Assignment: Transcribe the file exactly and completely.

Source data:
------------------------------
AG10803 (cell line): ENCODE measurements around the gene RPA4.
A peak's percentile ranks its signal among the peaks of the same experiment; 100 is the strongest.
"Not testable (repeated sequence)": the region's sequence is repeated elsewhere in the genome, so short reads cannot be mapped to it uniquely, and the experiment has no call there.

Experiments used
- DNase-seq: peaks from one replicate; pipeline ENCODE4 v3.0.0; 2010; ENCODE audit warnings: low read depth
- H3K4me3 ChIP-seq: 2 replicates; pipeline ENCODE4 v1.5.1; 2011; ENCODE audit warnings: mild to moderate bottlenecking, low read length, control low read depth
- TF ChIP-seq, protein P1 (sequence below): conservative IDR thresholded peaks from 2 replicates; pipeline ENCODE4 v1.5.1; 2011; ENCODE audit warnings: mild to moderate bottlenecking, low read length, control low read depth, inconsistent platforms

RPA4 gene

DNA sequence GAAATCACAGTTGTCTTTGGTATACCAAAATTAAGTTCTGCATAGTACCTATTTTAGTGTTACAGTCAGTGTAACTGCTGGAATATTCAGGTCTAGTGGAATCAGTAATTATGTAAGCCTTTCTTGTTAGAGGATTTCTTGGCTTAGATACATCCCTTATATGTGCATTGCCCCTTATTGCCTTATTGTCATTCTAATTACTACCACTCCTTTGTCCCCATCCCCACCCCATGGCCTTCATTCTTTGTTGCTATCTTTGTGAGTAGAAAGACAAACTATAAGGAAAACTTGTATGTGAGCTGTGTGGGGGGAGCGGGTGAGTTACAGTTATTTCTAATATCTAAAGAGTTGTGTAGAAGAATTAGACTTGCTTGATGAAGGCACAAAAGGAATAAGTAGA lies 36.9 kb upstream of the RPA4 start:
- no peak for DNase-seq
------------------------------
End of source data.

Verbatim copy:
AG10803 (cell line): ENCODE measurements around the gene RPA4.
A peak's percentile ranks its signal among the peaks of the same experiment; 100 is the strongest.
"Not testable (repeated sequence)": the region's sequence is repeated elsewhere in the genome, so short reads cannot be mapped to it uniquely, and the experiment has no call there.

Experiments used
- DNase-seq: peaks from one replicate; pipeline ENCODE4 v3.0.0; 2010; ENCODE audit warnings: low read depth
- H3K4me3 ChIP-seq: 2 replicates; pipeline ENCODE4 v1.5.1; 2011; ENCODE audit warnings: mild to moderate bottlenecking, low read length, control low read depth
- TF ChIP-seq, protein P1 (sequence below): conservative IDR thresholded peaks from 2 replicates; pipeline ENCODE4 v1.5.1; 2011; ENCODE audit warnings: mild to moderate bottlenecking, low read length, control low read depth, inconsistent platforms

RPA4 gene

DNA sequence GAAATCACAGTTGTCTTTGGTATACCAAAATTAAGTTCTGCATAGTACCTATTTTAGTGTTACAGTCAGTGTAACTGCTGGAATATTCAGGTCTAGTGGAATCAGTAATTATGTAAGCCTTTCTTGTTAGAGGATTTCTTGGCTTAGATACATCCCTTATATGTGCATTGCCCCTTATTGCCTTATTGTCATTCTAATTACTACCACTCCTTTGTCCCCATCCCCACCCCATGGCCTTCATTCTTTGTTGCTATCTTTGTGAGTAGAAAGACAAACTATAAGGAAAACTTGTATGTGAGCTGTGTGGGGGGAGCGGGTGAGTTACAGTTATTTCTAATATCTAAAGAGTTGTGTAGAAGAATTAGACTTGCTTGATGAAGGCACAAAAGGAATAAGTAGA lies 36.9 kb upstream of the RPA4 start:
- no peak for DNase-seq